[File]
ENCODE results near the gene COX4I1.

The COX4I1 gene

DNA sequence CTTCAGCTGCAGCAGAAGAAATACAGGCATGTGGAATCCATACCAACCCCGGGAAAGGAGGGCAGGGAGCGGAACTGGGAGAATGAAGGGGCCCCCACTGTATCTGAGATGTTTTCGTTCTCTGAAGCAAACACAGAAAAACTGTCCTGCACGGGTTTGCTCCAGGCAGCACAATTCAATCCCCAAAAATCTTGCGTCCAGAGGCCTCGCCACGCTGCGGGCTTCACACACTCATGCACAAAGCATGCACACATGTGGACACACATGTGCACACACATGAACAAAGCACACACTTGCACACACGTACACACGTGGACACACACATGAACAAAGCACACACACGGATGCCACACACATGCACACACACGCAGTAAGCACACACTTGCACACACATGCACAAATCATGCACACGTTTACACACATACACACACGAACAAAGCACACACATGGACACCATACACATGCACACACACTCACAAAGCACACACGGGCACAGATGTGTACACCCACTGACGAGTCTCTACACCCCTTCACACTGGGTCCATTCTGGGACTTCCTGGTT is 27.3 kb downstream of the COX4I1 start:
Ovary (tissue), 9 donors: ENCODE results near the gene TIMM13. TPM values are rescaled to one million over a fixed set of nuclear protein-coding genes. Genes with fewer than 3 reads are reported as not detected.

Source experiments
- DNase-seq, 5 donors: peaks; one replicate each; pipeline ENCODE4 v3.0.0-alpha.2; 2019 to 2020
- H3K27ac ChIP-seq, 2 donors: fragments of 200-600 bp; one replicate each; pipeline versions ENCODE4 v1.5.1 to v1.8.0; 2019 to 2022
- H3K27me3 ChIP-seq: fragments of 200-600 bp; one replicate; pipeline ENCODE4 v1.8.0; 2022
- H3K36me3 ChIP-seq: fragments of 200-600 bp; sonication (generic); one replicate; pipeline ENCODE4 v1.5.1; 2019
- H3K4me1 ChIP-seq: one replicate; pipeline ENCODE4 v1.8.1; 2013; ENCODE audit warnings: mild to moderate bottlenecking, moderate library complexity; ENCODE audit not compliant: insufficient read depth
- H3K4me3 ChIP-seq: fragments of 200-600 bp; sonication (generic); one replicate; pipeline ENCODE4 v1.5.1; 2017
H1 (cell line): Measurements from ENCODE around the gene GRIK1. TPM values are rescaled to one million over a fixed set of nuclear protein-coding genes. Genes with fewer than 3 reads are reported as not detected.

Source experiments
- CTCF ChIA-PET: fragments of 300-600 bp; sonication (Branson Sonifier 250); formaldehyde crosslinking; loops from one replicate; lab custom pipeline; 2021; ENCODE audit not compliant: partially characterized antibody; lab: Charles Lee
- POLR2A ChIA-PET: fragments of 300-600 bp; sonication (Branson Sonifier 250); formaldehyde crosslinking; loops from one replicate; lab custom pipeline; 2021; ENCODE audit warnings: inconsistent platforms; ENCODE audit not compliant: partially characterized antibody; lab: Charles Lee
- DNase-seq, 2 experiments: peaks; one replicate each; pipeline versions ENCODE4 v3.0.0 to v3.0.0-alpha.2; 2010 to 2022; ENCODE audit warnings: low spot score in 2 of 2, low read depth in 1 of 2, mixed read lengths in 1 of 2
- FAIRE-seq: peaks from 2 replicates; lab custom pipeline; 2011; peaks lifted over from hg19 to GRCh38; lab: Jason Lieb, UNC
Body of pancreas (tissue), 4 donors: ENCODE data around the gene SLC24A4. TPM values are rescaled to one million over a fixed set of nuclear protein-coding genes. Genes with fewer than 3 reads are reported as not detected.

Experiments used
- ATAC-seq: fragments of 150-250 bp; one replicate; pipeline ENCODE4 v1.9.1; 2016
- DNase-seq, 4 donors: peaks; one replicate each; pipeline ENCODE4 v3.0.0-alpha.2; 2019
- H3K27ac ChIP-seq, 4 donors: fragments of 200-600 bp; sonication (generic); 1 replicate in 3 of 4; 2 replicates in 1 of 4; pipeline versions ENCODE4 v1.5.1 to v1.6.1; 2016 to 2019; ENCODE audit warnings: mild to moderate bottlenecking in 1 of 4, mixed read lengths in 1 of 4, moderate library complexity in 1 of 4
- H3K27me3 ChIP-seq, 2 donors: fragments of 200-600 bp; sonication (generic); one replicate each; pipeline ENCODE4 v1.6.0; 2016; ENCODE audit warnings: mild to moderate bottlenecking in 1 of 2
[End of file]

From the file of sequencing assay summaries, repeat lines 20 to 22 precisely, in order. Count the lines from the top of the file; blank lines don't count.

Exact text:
- ATAC-seq: fragments of 150-250 bp; one replicate; pipeline ENCODE4 v1.9.1; 2016
- DNase-seq, 4 donors: peaks; one replicate each; pipeline ENCODE4 v3.0.0-alpha.2; 2019
- H3K27ac ChIP-seq, 4 donors: fragments of 200-600 bp; sonication (generic); 1 replicate in 3 of 4; 2 replicates in 1 of 4; pipeline versions ENCODE4 v1.5.1 to v1.6.1; 2016 to 2019; ENCODE audit warnings: mild to moderate bottlenecking in 1 of 4, mixed read lengths in 1 of 4, moderate library complexity in 1 of 4